The markets are starting to get pretty jumpy this morning. Yesterday I alluded to things not all being well at Evergrande. As the property company with the largest debt in the world with assets in a slowing economy it is not going to suddenly “be all right”. Yesterday a $148 million interest payment was due to international investors. I am getting conflicting reports in the media this morning saying that it has defaulted on this payment. I have a press release from DMSA (Deutsche MarketScreening Agency) stating that they are currently preparing bankruptcy proceedings against Evergrande Group.
Another Chinese developer listed on the Hong Kong Exchange, Fantasia, yesterday missed its interest payments on outstanding debt sending its share price down 50% at one stage and ending the day -36%.
What was very interesting with the news of the Evergrande default was the immediate selloff in Bitcoin. It was minding its own business sitting at all time highs and suddenly dropped ~9% before recovering a little. This is definitely something to keep an eye out for. We should keep in mind though markets breaking new ground after enjoying a massive run are prone to sharp pullbacks.
There is a new mania at the moment in EV cars with Rivian doing an IPO yesterday instantaneously making its CEO RJ Scaringe a billionaire. It only just delivered its first vehicles a few weeks ago. He is a big holder of options in the company. If the company hits its prospectus benchmarks he is on track to make $14 billion over the next 8yrs. I don’t think there is space for 2 Elon Musks and frankly I get nervous when IPO’s mint billionaires just like that. As a backdrop to that easy money we saw General Electric announce the splitting of a 129yr old company into 3. I guess this is all part of the ever changing cycle of life. However I am still a believer in attributing large valuations to companies that actually make money.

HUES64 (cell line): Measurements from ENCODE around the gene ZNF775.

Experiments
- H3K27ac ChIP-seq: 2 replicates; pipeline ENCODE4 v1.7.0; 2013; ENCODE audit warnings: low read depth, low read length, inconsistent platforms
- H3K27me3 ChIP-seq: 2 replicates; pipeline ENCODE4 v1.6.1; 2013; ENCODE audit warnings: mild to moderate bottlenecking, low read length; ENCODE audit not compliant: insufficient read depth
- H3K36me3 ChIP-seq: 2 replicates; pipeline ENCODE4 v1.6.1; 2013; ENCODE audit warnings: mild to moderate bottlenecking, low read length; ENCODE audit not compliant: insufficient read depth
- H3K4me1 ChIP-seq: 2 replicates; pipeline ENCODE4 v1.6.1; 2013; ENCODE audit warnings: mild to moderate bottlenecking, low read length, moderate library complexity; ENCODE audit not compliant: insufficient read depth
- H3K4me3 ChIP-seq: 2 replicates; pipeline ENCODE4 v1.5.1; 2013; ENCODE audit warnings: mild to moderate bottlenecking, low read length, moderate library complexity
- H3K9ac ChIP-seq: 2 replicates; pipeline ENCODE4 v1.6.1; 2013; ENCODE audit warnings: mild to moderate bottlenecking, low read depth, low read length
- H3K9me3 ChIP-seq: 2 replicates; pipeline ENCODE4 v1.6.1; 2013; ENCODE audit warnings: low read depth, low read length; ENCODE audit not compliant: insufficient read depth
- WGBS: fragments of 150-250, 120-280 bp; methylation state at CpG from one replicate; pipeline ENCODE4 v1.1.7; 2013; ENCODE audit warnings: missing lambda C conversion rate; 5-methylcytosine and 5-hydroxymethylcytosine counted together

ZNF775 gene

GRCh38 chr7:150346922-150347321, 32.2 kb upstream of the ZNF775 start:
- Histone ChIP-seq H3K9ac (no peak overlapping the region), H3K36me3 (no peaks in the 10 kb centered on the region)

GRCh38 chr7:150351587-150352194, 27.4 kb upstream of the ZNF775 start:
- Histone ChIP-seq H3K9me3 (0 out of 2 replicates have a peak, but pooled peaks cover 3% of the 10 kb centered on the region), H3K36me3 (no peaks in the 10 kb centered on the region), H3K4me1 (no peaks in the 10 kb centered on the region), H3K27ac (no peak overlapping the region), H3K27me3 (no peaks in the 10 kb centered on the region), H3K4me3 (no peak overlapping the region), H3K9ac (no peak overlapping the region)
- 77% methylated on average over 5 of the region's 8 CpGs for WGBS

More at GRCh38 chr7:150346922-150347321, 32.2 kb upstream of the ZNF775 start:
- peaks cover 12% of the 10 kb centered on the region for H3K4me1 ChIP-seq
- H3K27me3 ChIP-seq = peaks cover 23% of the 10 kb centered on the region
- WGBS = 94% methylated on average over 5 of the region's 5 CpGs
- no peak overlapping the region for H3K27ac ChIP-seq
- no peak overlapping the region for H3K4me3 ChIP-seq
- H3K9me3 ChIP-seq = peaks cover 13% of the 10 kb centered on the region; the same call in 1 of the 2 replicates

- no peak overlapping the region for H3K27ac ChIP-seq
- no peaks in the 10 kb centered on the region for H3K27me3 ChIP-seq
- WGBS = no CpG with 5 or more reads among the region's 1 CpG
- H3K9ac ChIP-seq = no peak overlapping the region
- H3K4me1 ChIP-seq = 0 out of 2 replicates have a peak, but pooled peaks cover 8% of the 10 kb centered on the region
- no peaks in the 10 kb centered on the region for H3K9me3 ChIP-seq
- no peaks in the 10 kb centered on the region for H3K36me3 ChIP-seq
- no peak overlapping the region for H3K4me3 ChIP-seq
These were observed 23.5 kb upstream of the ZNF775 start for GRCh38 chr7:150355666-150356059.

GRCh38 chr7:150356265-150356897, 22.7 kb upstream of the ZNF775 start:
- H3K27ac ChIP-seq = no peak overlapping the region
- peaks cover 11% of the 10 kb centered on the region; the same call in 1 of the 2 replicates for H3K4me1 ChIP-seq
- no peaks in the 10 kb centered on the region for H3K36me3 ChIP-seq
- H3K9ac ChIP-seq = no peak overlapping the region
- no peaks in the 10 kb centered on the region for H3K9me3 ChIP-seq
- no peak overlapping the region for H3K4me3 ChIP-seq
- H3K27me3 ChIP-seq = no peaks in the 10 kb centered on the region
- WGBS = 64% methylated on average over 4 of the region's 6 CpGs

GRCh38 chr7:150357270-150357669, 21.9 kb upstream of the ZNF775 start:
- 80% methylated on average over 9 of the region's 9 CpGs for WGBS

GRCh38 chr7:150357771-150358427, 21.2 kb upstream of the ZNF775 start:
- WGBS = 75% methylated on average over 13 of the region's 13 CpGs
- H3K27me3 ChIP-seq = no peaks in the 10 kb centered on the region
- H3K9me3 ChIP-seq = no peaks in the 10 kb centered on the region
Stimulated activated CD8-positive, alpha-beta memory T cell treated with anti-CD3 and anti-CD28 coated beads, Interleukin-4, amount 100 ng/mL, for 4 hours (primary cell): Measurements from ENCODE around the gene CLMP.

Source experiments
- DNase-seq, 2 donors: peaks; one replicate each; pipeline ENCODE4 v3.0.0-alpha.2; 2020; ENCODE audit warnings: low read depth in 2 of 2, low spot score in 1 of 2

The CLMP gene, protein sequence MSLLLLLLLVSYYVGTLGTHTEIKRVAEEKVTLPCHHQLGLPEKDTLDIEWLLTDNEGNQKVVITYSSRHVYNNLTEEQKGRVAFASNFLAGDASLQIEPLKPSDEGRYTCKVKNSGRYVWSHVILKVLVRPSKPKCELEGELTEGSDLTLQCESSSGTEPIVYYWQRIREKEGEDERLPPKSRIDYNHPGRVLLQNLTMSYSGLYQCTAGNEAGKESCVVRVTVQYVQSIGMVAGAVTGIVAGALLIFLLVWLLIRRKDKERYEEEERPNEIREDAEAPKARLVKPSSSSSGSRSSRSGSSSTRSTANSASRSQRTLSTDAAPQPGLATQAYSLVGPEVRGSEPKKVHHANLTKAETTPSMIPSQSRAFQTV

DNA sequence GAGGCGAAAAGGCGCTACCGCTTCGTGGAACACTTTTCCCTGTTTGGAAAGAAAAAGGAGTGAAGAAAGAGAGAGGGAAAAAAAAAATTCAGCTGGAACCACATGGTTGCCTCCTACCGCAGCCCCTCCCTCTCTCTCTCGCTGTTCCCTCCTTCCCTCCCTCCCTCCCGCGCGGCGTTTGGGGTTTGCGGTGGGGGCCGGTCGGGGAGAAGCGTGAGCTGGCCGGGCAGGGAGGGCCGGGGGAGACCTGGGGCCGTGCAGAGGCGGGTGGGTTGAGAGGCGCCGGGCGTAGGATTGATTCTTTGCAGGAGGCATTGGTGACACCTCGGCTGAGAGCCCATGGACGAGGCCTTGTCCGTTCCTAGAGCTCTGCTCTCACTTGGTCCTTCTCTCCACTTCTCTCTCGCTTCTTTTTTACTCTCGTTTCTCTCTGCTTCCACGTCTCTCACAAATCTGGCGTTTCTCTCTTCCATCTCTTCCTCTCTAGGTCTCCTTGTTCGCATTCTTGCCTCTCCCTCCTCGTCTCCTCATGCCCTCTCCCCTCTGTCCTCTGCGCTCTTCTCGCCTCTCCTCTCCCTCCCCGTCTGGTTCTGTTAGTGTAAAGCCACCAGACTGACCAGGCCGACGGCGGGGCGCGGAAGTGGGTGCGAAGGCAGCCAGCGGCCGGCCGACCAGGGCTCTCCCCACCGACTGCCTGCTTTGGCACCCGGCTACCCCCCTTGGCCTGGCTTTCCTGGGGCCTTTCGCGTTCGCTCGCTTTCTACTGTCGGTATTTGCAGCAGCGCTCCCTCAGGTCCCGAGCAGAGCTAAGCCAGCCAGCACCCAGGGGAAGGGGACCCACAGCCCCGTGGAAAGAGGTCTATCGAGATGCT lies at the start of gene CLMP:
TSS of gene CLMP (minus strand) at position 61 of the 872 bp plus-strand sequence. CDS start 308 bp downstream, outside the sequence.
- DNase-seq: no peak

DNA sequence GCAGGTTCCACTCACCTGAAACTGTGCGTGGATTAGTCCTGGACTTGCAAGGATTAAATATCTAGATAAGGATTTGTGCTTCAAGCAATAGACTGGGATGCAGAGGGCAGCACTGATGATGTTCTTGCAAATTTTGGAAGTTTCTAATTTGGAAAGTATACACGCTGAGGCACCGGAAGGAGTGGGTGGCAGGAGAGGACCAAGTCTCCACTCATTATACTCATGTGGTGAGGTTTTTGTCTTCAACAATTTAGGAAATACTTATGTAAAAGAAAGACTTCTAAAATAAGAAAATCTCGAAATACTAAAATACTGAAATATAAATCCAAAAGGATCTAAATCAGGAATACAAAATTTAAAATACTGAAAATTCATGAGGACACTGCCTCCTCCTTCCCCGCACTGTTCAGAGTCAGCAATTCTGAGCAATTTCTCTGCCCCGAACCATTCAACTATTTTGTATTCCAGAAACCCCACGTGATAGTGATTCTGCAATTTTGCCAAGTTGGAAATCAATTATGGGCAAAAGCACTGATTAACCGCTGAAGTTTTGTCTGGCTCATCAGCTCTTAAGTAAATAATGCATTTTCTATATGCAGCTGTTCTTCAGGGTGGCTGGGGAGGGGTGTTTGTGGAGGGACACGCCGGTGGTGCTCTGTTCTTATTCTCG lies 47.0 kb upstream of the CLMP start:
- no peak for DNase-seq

I want to address the issue of higher inflation as it is clearly being spruiked by all and sundry, me included, with the expectation from current surveys all pointing towards higher inflation.
China reported the highest producer price inflation in 26yrs with an annualised 13.5% increase. Consumer prices were a lot more modest at 1.5% annually. Against this backdrop and the high energy prices it is easy to see inflation becoming a major problem. However there is something taking place in the market that is causing me to question my inflation thesis, and would you believe it, I think the Fed may be correct that inflation is going to top out some time next year and not be the major issue that the bond market is thinking.
Take a look at the iron ore futures price action, over the last 6 months the price is down 57% trading currently at $87. This is despite the Chinese government placing output caps, essentially curbing supply. If supply is constrained and prices are dropping like a stone this has to mean that demand is pretty weak. If the Chinese property market is cooling along with its economy then we are going to experience some global weakness and I think the US and Global Stock markets that are at all time highs are likely to experience a selloff in the near term.
I hear market commentators and punters say that the markets are very frothy and likely to pullback but they also say they are not yet ready to go short. I say what the hell you waiting for, give it a go you quasi long only bull trader. All these guys talk about shorting but they never actually pull the trigger. As you can see in the table below there has been a lot of bull out there. 1995 is the only other time the markets have made more new All Time Highs.
Everyone hated the dollar and saw its mountain of debt and the increase of Bitcoin as the end of the road for the dollar. Well not so fast, the Greenback is making some steady progress.
Looking at the German 30yr Government Bond Yield it has just traded back down to 0%. I do not see any longterm inflation in the system if I look at German bonds. Wow this is confusing somebody is going to get this wrong big time.